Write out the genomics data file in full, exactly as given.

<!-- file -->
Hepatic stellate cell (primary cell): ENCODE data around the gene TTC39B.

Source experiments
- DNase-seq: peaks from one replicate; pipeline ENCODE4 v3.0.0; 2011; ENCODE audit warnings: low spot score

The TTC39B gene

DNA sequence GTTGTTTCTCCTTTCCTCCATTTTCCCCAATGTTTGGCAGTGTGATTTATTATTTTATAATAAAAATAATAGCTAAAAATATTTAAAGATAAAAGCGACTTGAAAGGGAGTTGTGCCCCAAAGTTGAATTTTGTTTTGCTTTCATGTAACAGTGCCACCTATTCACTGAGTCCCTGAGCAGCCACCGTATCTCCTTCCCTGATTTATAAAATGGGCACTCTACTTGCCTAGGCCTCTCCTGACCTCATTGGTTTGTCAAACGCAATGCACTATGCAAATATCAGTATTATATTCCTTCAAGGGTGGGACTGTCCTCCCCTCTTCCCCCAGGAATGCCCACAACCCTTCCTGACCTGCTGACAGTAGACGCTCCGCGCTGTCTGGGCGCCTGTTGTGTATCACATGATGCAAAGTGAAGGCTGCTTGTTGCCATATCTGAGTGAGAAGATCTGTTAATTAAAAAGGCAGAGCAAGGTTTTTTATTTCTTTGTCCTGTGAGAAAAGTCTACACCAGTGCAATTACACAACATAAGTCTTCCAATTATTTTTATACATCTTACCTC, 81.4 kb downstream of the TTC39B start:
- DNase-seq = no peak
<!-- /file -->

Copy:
Hepatic stellate cell (primary cell): ENCODE data around the gene TTC39B.

Source experiments
- DNase-seq: peaks from one replicate; pipeline ENCODE4 v3.0.0; 2011; ENCODE audit warnings: low spot score

The TTC39B gene

DNA sequence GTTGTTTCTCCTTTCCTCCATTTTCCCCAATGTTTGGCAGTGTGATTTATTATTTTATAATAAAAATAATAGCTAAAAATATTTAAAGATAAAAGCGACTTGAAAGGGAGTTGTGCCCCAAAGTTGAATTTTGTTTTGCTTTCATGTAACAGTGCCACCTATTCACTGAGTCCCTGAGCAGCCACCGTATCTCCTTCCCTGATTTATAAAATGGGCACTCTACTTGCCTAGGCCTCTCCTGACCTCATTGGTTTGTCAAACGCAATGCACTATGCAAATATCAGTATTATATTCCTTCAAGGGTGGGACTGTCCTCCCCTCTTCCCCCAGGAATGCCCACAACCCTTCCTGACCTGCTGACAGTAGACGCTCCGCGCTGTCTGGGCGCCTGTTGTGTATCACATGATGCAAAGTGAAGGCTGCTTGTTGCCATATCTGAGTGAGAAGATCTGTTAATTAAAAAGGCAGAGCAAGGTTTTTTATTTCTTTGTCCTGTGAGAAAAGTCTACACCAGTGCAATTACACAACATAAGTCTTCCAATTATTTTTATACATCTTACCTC, 81.4 kb downstream of the TTC39B start:
- DNase-seq = no peak